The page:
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Black Holes are Tears in Space

  1. Sep 15, 2010 #1
    First post. Please be gentle. I`m not a scientist, i`m actually a 3D Artist. I just have a lot of faith in science unfortunately didn`t have the attention span to pay attention enough in high school and even more tragic is that my university didn`t offer any science courses!

    I was hoping it would be alright if I came to the Physics Forums with questions or ideas for scientific disapproval or consideration.

    Questions such as this one:

    Could it be possible that a Black Hole is a tear in space? It seems like it could be a way of explaining why some say you could travel through a black hole or worm hole and wind up somewhere else. If space itself was really in a shape we couldn't comprehend then maybe a tear in one place could wind up opening in an entirely different place. Does that make sense?

    Thanks for listening. I appreciate it.
     
  2. jcsd
  3. Sep 18, 2010 #2
    Wikipedia handles this quite well
     
  4. Sep 19, 2010 #3

    Chronos

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    Gold Member

    White holes are the short answer. It is a theoretical solution to certain types of black holes. None have been observed to date.
     
  5. Sep 19, 2010 #4
    I have often confabulated that our visible
    universe is a black hole when observed from
    the outside. How about the concept that the
    visible universe is a white hole when observed
    from the inside?...a form of symmetry.
     
  6. Sep 19, 2010 #5
    How about an atom is a white hole we do observe from the outside? :bugeye:
     
  7. Sep 19, 2010 #6
    I think "beating a dead horse" must be against PF guidelines...grin, grin
     
  8. Sep 20, 2010 #7
    So our visible universe could be within another universe? Sucking everything into it? Not even light can escape... maybe that could be what powers our universe to grow. Imagine if a star died in another universe and that's how our universe was born.
     
  9. Sep 20, 2010 #8
    It's up to you, what you think a black hole is. It's a prediction that
    could be false, and mere substantiation via indirect evidence is not
    proof.
     
  10. Sep 20, 2010 #9
    Thanks for the reminder, I should find something else to do with my time. :uhh:
     
  11. Sep 20, 2010 #10

    DaveC426913

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    Gold Member

    I would remind you all that overly-speculative posts are forbidden by PF rules.

    It's one thing to talk about areas of active reseach and currently-published theories; quite another to start supposing and maybe-ing for yourself.
     
  12. Sep 20, 2010 #11
    PF is the very best place to come if you are "fine tuning" ideas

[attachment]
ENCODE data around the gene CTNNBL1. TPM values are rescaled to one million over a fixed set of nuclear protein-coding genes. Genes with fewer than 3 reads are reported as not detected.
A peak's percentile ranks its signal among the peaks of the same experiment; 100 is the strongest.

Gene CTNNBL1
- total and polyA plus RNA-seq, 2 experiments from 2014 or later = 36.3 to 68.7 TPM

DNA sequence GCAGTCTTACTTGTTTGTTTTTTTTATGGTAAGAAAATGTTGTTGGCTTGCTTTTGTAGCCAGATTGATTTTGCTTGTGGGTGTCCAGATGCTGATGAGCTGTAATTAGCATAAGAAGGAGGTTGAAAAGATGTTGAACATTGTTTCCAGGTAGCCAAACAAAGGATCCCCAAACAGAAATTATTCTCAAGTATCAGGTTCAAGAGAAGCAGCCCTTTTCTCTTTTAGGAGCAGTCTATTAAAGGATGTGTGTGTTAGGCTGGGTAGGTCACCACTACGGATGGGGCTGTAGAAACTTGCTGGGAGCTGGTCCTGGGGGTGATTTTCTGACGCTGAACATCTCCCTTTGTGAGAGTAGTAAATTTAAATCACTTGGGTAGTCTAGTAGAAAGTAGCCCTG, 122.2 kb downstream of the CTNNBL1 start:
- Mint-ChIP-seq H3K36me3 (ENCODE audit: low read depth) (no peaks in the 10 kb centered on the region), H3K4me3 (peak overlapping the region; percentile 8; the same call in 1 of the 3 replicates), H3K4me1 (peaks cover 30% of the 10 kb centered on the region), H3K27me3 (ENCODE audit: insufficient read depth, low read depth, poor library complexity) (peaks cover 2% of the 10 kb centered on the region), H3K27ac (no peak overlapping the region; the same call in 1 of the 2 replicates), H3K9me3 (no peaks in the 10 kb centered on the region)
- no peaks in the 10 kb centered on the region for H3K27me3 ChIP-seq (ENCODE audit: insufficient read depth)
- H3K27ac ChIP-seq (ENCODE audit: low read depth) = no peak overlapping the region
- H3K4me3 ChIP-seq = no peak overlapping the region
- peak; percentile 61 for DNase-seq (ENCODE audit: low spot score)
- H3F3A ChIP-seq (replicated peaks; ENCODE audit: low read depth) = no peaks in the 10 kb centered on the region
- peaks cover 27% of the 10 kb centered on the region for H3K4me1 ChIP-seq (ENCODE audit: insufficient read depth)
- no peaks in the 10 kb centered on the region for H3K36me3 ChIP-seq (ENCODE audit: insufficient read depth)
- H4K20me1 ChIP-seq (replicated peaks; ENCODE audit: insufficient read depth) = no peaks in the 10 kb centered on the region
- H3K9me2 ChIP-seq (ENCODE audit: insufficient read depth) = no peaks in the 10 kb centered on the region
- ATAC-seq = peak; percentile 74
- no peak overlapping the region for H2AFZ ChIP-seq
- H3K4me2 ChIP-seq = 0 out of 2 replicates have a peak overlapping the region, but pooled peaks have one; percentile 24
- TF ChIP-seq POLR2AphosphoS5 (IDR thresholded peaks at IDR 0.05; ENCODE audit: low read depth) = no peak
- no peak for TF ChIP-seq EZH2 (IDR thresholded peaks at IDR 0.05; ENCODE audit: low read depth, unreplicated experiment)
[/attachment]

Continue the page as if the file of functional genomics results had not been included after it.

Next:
that you write about at your website(s). If you do not have a
    personal website, then you MUST take the time to get(write)
    one...time well spent.

    If you do have a website and are "fine tuning" its ideas, then
    PF is almost better time spent. Really, PF is quite amazing.

    I think we both agree that PF is not a place to advertise your
    website or its conclusions. And sarcasm (grin, grin), doesn't
    seem to work anywhere. We all need reality checks.
     
  13. Sep 22, 2010 #12
    I am full of questions, almost all of them concern time, this question "Black Holes are Tears in Space" leaves time out and I don't think you can explain a black hole without it. My question was about fitting a black and white "whole" into my world view in time. :wink:
     
  14. Sep 22, 2010 #13
    I really think this is a good question because an atom does fit one
    of the qualities of a white hole (wiki), in that the probability of
    "falling into" one would be very, very low. Also, photons seem
    never to fall into atoms...as a photon is re-emitted as a
    spectrum of photons in short order, back to us.

    Perhaps your concerns about "time" should be qualified by the
    belief that space and time are the same and should(can) not be
    separated conceptually (cosmological principle). Are clocks the
    same as time...are meter-sticks the same as space? Perhaps
    clocks and meter-sticks are just "detectors" of space-time?
     
  15. Sep 23, 2010 #14

    Think of the white hole as the little twist we call big bang, after about 380,000 light years it became unstable and broke apart into our massive point particles. One whole particle breaking up into billions of juxtapositions each dilating outwards. Inflation looks to me like the creation of space or the time between these particles. I read once about gravity being repulsive in the early universe, Do you "think" this could have been that "time"?
     
  16. Sep 23, 2010 #15
    I can only think of space-time between particles. The hypotenuse of a right triangle
    with distance being one leg and c * time * i being the other leg where i is the
    square root of negative one. IE, time being on an imaginary orthogonal axis with
    scale factor being c. With the black hole, wormhole, white hole particle being
    a construct to help distribute mass particles more evenly. You might enjoy following
    the thread "What's behind the event horizon?" in cosmology...and please join if
    you have questions.
     
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